The annual Book of Lists is one of the most fun, and most exhausting, features to work on at PRWeek. It's draining because it requires that the entire editorial staff review the past 12 months very carefully. This can be difficult to do when you're working on a weekly magazine and daily Web site, and are often absorbed in the most current events.
While it involves a heavy amount of research and countless office debates about whether something actually occurred in 2007 or 2008, at the same time the process is interesting and, yes, ultimately fun because it allows us to see just how much has happened in a year - and more importantly how communications played a role in virtually every big news story of the year. In that regard, it can also serve as a lesson to our readers. After all, very often it is possible to learn from the spectacular failures as well as the brilliant successes.
This year was definitely an interesting one because it was primarily dominated by two stories - the presidential primaries and election and the decline of Wall Street and subsequent ongoing financial turmoil. In those two instances, we saw extreme examples of communications done right and where it went terribly wrong.
Soon after President-elect Barack Obama's election, we heard from countless PR practitioners asking us to write the "how he did it" article - detailing how Obama had used a savvy combination of social media and old-fashioned grassroots PR to win the presidency. The idea was that Obama's victory provided the ultimate proof that their clients had been asking for to understand the true power of social media. Anecdotally, I've heard from some agency sources that many of their skeptical clients were ultimately convinced to take the plunge into social media following the election.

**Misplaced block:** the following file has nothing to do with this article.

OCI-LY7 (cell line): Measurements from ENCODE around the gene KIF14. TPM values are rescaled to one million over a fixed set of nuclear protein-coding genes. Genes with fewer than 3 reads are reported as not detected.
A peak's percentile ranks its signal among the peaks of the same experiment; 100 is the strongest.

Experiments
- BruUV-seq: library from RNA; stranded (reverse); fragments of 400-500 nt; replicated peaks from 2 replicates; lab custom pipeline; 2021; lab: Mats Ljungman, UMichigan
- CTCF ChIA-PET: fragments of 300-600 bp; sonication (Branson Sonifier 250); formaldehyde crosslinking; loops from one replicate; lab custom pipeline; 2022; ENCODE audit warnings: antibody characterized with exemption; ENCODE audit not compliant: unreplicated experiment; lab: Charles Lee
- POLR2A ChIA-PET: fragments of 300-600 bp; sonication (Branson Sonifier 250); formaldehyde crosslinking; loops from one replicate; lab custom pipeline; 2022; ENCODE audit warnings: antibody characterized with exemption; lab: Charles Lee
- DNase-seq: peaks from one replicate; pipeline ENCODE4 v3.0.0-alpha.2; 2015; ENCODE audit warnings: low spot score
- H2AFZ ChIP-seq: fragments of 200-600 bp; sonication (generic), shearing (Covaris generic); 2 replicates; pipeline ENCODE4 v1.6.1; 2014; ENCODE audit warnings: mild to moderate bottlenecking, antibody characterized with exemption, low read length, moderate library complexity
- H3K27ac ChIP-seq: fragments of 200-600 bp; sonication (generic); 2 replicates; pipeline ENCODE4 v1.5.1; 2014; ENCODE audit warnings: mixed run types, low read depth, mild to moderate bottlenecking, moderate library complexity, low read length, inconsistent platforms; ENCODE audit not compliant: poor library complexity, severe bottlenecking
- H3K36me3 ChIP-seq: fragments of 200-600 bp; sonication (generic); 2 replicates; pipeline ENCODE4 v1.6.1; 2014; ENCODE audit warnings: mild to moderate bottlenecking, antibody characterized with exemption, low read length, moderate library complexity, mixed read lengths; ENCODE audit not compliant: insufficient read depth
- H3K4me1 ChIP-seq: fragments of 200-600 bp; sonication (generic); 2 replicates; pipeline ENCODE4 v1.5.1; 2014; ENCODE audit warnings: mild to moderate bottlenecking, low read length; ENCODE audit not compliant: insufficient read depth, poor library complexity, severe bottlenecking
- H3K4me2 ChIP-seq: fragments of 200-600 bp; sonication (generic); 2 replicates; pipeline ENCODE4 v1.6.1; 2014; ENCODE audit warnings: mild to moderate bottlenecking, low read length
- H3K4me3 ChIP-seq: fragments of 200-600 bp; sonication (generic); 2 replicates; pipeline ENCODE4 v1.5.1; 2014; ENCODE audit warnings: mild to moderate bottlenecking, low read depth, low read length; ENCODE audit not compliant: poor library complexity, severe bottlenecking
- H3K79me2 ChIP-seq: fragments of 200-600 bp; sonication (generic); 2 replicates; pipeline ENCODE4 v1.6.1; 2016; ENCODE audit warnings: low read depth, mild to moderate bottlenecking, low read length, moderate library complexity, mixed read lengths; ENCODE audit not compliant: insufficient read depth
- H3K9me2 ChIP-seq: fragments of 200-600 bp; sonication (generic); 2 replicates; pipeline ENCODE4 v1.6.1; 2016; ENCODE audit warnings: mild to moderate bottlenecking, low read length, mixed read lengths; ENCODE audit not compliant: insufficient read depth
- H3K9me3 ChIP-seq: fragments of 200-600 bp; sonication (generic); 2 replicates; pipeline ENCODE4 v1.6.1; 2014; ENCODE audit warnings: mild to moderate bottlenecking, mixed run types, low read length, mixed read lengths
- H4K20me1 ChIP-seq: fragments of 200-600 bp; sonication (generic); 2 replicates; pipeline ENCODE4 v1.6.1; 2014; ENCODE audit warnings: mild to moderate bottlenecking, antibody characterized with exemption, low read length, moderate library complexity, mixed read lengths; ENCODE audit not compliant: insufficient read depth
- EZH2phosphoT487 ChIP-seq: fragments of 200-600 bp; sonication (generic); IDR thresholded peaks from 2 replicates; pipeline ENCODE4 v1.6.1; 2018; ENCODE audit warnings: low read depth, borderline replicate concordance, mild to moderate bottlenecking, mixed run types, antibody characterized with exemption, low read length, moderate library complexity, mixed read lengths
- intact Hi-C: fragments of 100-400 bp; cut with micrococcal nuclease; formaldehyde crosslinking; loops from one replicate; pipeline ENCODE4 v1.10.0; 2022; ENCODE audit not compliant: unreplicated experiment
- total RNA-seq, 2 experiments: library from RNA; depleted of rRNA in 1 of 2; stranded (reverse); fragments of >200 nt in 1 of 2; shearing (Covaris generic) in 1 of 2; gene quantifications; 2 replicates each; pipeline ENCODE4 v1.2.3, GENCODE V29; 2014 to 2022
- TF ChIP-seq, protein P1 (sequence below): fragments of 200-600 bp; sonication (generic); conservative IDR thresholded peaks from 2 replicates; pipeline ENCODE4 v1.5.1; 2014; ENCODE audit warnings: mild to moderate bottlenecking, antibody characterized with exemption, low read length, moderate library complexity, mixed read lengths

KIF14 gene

If Obama's triumph provided an example of PR at its best, then Bear Stearns serves as the perfect cautionary tale of what not to do. The financial giant's communications strategy prior to its ultimate demise earlier this year was simply lacking and contributed to the firm's damage in reputation long before it was sold to JPMorgan for a laughable price.
So, while the Book of Lists might seem like just another whimsical, end-of-the-year feature - and it certainly is a fun read - it would be wise to look at it as a resource as well. Last year, we had a category called "Agency Web sites that annoyed," and while it could be the craziest coincidence of all time, four of the five sites listed there changed drastically soon after last year's feature was published. This year, we've introduced two new categories - "five companies that get social media" and "five companies behind the social media curve." We'll have to wait until next year to see if it had any lasting impact.
Most of the time, PRWeek is serious in its approach to informing the industry about the latest news in communications. But every now and then, a little humor can go a long way.